Thursday, August 22, 2013

When life gives you plums...

...make plum cakes!

Our half-a-duplex apartment has a plum tree in the back yard. It's a pretty small tree that looks like it's been badly abused (like someone took a hatchet to the trunk!). I was not expecting the quantity of golden delicious plums it would produce! I was taking a large bowl of plums with me to work every day to share with my coworkers. Then one of my coworkers, Jens, suggested that perhaps I should make something with the plums, like cake. For some reason that hadn't occurred to me, and I was uninspired by the idea of jam... but cake! Cake is always a good idea.

Since Jens is German and he suggested plum cake, it occurred to me that Germans and Americans might have a different perception of "plum cake", so I went to my German cookbook first. According to that book, German Plum Cake (Zwetschgenkuchen!) is essentially a plum tart - pie crust with plums layered inside, meh. I was on a cake mission, not a pie/tart mission! So I opened up Baking With Julia and found my first plum cake recipe.

---- CAKE #1 ----

Oven-Roasted Plum Cakes
1 stick Unsalted Butter
2/3cup Light Borwn Sugar
2 Large Eggs
1tsp Orange Zest (I used lemon)
1/2tsp Vanilla
1cup Flour
3/4tsp Baking Soda
1/4 Buttermilk (I used whole milk)
4-5 Large Ripe Plums

Instead of light brown sugar, I use evaporated cane juice plus a drizzle of molasses. Make sure the butter is near room temp (but not melted) and then cream together the butter and sugar. I failed to notice the recipe says to only cream 1/3cup of the sugar and the remaining 2/3cups is for sprinkling on top of the cakes...either way works.

Add the eggs one at a time...

...add vanilla...

...add lemon or orange zest...

Scrape the batter off the edges and bottom of the bowl with a spatula to make sure that everything is getting evenly incorporated. Butter some large ramekins, small bread pans, or whatever you want to make your cakes in...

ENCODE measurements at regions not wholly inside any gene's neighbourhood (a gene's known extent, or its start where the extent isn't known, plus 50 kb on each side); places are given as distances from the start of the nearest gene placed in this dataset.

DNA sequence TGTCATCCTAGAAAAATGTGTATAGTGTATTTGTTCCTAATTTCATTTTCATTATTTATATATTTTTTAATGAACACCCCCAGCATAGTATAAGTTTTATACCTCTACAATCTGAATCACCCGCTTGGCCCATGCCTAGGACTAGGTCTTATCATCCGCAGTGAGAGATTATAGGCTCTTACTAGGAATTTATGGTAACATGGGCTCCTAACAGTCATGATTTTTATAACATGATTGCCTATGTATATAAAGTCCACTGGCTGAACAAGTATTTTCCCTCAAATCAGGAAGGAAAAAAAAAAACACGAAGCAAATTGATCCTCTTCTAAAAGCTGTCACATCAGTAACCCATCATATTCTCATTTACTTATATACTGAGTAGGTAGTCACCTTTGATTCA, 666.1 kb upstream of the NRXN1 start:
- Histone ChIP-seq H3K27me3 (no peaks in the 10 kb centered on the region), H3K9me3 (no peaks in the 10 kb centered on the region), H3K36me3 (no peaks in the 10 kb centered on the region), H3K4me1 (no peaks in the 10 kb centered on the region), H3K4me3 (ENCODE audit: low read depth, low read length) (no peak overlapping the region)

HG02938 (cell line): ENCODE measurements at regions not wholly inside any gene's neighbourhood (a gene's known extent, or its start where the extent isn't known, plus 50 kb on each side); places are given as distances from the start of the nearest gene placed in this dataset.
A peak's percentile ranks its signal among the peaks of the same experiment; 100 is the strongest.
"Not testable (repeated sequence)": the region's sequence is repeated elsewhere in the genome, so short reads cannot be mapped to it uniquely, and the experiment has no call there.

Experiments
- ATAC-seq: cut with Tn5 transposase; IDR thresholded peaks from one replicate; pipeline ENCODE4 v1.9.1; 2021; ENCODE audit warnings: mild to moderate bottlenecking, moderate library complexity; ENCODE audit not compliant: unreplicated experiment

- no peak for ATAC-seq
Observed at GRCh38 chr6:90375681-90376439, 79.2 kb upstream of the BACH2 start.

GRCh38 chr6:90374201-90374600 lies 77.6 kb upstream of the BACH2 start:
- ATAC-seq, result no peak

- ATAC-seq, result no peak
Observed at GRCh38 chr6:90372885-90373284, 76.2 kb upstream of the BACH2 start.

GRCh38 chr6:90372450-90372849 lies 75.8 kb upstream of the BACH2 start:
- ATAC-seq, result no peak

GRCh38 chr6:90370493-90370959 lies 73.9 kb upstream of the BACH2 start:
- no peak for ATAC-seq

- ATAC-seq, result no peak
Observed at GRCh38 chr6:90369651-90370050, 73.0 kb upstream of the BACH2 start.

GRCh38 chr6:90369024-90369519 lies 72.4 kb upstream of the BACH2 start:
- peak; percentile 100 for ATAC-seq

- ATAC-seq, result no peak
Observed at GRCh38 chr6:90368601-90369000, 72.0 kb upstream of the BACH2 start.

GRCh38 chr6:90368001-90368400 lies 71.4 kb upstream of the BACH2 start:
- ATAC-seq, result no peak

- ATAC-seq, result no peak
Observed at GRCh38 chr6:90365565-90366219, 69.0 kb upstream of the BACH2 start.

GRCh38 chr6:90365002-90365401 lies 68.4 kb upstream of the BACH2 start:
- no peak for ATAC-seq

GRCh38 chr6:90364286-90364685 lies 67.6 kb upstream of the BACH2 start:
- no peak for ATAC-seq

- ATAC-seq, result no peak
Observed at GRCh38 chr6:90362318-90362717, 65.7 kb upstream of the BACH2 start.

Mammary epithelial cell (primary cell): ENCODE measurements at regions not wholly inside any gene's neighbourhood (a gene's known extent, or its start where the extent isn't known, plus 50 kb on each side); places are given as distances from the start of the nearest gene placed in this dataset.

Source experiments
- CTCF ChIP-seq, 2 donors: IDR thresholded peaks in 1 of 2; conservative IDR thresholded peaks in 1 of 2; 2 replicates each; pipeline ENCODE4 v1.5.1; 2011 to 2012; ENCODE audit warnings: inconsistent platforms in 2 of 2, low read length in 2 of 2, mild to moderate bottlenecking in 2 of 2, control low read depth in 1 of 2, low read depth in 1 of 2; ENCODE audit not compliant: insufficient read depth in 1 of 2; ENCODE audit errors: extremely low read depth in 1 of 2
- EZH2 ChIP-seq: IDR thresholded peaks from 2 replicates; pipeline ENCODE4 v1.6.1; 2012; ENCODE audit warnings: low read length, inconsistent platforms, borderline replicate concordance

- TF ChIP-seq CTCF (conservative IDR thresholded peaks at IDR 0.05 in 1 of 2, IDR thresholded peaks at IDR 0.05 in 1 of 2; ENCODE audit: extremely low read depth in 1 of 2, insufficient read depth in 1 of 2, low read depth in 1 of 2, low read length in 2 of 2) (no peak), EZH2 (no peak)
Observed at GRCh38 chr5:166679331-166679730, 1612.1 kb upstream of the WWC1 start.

...halve and pit plums...

Divide the batter among the buttered dishes and then gently press plums on top of the batter. If you want, you can sprinkle the plums with brown sugar. Then bake at 350degrees until a knife or toothpick comes out clean.

These cakes were intended to end up with a plum slice on top coated in melted brown sugar. However I put all the sugar into the cake batter and then pressed my plums into the batter too far so the batter enveloped them as it cooked. This is all aesthetic though, they were delicious. Also, I think it would be hard to over cook these because one came out under cooked even though it was dark brown and pulling away from the edges.

---- CAKE #2 ----

The second plum cake was inspired by another coworker, Jason, and his infamous campfire cast-iron upside-down cake. I'd never made upside-down cake before, but I was stoked to make cake in my cast iron skillet! I queried the internet for plum upside-down cake and decided to follow the advice of David Lebowitz (I've been ending up on his blog a lot lately...)

Upside-down cake is made from the bottom up and it all begins with caramel...

Cinnamon Caramel
3 Tbsp Unsalted Butter
3/4cup Sugar
liberal dash of cinnamon

Melt the butter and sugar together in a cast-iron skillet. I also added a sprinkle of cinnamon. Stir to make sure it cooks evenly.

Turn off the heat when it suddenly becomes smooth and looks like caramel. Continue to stir for a few seconds and then spread the caramel evenly across the bottom of the pan.

Set this out of the way and let the caramel and the cast-iron pan cool completely.

No matter how tempting it is to lick hot caramel off the spoon, or dab your finger into the pan, don't do it! Hot caramel is like liquid lava!! It's HOT, even as it starts to solidify, it can still burn you! Patience.

...and now for the cake part.

Butterscotch Cadamom Cake
8Tbsp (1 stick) Unsalted Butter
3/4cup Sugar
1tsp Vanilla
2 Large Eggs
1 1/2cups Flour
1 1/2tsp Baking Powder
~1Tbsp Butterschotch Powder
~1/2Tbsp Cardamom, ground
1/2cup Whole Milk
pinch salt

Cream together the butter and sugar...

Add the eggs and vanilla, scrape the side of the bowl with a spatula and mix again just to make sure it's all even. Then sift together the flour, baking powder, butterscotch, cardamom, and salt.

Gently fold half the dry stuff into the wet stuff, then add the milk, and then add the rest of the dry stuff. Only mix it just until everything is combined and don't over-mix!

Set the oven to 350degrees, and start building the cake!  ...slice up some plums (or nectarines, or apricots, or oranges, or pineapple, or whatever your heart desires.) This was the last of the plums from our tree, some of which only ripened on one side, so I had to remove the unripe, green bits.